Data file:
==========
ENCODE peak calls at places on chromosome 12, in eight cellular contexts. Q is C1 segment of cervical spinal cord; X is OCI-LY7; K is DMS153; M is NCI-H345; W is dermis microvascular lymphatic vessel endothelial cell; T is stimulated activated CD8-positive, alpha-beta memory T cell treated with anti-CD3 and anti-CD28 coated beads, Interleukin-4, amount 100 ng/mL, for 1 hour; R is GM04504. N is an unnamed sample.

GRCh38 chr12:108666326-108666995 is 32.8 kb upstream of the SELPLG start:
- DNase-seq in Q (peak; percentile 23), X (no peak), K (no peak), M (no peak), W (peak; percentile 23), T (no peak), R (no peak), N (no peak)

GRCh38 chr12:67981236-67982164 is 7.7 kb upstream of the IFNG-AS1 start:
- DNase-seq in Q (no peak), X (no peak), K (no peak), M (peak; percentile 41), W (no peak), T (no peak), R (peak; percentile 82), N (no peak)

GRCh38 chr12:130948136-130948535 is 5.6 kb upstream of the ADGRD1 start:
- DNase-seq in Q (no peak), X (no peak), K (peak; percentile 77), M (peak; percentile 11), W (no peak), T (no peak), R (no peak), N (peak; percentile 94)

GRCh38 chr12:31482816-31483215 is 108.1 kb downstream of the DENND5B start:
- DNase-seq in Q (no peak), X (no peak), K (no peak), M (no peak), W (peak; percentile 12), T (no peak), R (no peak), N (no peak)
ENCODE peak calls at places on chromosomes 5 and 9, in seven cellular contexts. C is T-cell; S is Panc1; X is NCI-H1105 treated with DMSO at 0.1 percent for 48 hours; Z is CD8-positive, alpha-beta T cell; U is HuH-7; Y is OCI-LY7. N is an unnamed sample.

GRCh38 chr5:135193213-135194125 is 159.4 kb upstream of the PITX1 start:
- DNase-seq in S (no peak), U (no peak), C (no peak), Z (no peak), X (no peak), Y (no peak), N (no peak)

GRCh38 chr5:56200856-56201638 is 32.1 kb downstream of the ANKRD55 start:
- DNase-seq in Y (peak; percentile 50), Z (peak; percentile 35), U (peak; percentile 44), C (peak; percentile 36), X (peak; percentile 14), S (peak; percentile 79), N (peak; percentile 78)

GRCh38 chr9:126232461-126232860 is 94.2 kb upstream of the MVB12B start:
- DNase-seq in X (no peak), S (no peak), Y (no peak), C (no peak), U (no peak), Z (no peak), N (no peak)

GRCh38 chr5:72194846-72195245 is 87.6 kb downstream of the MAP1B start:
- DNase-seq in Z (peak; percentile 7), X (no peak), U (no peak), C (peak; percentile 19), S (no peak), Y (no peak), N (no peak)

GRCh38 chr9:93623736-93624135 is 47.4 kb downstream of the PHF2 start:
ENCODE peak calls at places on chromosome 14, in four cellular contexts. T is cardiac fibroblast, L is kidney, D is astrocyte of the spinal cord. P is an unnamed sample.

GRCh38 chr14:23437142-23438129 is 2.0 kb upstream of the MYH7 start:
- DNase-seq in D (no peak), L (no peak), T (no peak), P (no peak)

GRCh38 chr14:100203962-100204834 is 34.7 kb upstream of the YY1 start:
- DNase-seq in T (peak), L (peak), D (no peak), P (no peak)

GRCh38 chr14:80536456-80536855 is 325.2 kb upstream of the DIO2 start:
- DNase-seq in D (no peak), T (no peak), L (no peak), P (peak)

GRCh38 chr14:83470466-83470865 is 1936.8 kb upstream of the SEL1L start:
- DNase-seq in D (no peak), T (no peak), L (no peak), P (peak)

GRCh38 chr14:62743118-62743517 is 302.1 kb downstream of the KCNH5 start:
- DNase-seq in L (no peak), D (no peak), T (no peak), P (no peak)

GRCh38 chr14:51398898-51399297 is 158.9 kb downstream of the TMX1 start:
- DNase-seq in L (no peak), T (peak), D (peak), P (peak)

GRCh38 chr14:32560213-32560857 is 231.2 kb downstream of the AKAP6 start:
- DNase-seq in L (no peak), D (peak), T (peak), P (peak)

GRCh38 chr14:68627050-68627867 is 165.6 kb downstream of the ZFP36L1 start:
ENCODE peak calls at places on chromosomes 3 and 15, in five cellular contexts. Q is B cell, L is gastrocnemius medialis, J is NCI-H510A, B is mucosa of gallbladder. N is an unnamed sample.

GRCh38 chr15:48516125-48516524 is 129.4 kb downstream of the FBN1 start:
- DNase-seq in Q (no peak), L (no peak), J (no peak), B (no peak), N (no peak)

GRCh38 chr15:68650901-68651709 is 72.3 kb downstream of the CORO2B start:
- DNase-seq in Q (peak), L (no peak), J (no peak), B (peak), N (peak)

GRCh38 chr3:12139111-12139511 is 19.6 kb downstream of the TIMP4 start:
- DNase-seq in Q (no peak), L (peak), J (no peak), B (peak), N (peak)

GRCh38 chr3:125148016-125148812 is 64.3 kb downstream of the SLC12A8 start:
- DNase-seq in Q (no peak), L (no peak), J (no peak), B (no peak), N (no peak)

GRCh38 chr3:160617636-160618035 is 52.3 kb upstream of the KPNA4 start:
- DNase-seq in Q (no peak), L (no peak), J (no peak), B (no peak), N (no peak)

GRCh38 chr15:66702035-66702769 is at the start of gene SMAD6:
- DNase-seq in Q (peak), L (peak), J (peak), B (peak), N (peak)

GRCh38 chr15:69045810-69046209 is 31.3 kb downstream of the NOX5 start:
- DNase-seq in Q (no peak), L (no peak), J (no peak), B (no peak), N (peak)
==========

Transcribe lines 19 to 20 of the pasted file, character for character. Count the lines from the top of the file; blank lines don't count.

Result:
GRCh38 chr9:93623736-93624135 is 47.4 kb downstream of the PHF2 start:
ENCODE peak calls at places on chromosome 14, in four cellular contexts. T is cardiac fibroblast, L is kidney, D is astrocyte of the spinal cord. P is an unnamed sample.